Entertainment

We Haven’t Fully Recovered From The Frustration And Anger With The Aunt Becky College Scandal But Lifetime Is Already Working On A Movie

Lifetime is gearing up to immortalize the epic college admissions scandal into our digital zeitgeist and release a two-hour movie this fall. The movie will highlight two mothers obsessed with getting their children into elite colleges and the consequences of their actions as they unfold. Audiences are hoping the movie will feature the lives of Felicity Huffman and Lori Loughlin — the two most famous women involved in the scandal.

As juicy as it will be to see the dramatization, there’s another layerLori Loughlin, also known as Aunt Becky from “Full House,” was on Lifetime’s payroll until the network terminated their contract after the scandal erupted.

The network does not plan to hold back.

@DrakeBeTheTypa / Twitter

In a statement released by A+E Networks, College Admissions Scandal will center “on the story that captivated a nation where over 50 privileged and elite individuals from across the country were exposed for criminally conspiring to influence the undergraduate admissions decisions at some of America’s top schools.”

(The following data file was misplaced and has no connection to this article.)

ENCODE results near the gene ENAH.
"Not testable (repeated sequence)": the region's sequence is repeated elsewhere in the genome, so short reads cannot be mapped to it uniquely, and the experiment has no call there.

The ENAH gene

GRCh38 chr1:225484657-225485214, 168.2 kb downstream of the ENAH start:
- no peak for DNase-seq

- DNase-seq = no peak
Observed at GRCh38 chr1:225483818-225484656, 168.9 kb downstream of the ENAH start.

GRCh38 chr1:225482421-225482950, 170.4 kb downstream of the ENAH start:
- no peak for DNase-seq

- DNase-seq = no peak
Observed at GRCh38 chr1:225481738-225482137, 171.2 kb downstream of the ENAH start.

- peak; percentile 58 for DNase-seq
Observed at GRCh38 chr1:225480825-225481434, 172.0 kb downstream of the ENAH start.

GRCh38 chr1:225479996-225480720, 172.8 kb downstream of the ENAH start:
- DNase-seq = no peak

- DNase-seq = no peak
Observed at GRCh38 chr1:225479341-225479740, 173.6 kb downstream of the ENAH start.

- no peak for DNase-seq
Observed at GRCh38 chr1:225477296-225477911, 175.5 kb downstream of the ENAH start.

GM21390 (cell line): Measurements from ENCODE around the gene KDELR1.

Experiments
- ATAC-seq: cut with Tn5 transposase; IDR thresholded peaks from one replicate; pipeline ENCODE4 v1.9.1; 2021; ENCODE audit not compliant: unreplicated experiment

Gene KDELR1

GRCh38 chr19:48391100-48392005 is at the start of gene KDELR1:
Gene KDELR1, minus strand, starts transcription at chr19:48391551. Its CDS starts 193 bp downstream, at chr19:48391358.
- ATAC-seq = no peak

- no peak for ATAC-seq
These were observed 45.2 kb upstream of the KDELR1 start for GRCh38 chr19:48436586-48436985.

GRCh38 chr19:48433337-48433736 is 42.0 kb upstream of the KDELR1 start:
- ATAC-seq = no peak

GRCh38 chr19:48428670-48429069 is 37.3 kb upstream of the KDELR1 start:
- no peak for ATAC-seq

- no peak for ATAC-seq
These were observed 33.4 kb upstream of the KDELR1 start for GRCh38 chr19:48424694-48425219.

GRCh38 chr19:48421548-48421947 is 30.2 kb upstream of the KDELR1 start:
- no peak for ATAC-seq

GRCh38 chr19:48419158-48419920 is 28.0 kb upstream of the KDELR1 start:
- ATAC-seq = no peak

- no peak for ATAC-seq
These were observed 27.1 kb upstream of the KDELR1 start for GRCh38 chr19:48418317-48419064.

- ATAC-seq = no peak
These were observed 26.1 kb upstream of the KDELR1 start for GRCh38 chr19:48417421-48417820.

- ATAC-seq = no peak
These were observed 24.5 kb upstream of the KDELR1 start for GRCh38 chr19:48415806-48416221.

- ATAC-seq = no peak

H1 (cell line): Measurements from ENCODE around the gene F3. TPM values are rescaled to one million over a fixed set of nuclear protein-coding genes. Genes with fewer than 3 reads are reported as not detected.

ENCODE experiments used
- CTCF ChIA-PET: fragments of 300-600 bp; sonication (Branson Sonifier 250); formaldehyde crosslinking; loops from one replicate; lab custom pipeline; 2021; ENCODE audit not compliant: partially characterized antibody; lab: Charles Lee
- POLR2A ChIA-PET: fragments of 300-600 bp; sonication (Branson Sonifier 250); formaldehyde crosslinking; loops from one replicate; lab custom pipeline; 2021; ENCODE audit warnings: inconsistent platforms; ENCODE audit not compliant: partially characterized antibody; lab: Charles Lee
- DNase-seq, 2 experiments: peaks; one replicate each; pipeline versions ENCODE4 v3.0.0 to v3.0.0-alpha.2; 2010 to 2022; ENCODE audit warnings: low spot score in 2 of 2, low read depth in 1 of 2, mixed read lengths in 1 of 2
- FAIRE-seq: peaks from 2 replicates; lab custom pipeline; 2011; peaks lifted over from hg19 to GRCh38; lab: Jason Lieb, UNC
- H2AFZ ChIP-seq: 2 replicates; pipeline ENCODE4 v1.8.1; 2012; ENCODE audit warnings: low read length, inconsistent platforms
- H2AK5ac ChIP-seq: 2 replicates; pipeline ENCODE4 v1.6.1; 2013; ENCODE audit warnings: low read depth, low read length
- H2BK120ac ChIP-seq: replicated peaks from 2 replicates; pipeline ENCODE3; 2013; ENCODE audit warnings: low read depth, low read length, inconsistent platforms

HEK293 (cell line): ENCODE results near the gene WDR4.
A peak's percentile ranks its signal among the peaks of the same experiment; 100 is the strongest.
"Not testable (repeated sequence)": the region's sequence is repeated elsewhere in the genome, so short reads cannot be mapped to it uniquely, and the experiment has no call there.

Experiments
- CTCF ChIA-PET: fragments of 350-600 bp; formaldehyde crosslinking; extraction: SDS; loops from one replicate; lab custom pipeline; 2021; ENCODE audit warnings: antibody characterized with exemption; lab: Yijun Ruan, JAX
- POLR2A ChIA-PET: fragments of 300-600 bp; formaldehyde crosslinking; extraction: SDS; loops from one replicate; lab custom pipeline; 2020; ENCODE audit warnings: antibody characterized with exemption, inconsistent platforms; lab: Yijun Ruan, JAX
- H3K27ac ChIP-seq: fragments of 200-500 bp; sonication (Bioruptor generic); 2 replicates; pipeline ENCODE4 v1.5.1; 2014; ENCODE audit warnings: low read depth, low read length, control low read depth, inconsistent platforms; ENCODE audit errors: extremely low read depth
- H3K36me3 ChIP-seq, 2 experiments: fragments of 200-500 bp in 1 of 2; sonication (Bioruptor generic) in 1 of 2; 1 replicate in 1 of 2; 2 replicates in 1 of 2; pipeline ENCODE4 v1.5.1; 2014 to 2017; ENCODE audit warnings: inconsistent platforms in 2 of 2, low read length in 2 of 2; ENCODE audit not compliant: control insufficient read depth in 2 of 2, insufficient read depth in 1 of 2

The Internet is assuming this movie will focus on Felicity Huffman and Lori Loughlin.

@runningjoke / Twitter

While there were plenty of high-profile names involved in the scandal, including several fathers, the Internet is taking a cue from A+E’s own description of the movie. According to A+E, “College Admissions Scandal will follow two wealthy mothers who share an obsession with getting their teenagers into the best possible college.”

“When charismatic college admissions consultant Rick Singer offers a side door into the prestigious institutions of their dreams, they willingly partake with visions of coveted acceptance letters in their heads. But when Singer cooperates with the FBI and pleads guilty, the mothers who risked everything for their kids, must face the consequences of their crimes and the loss of trust and respect from their families.”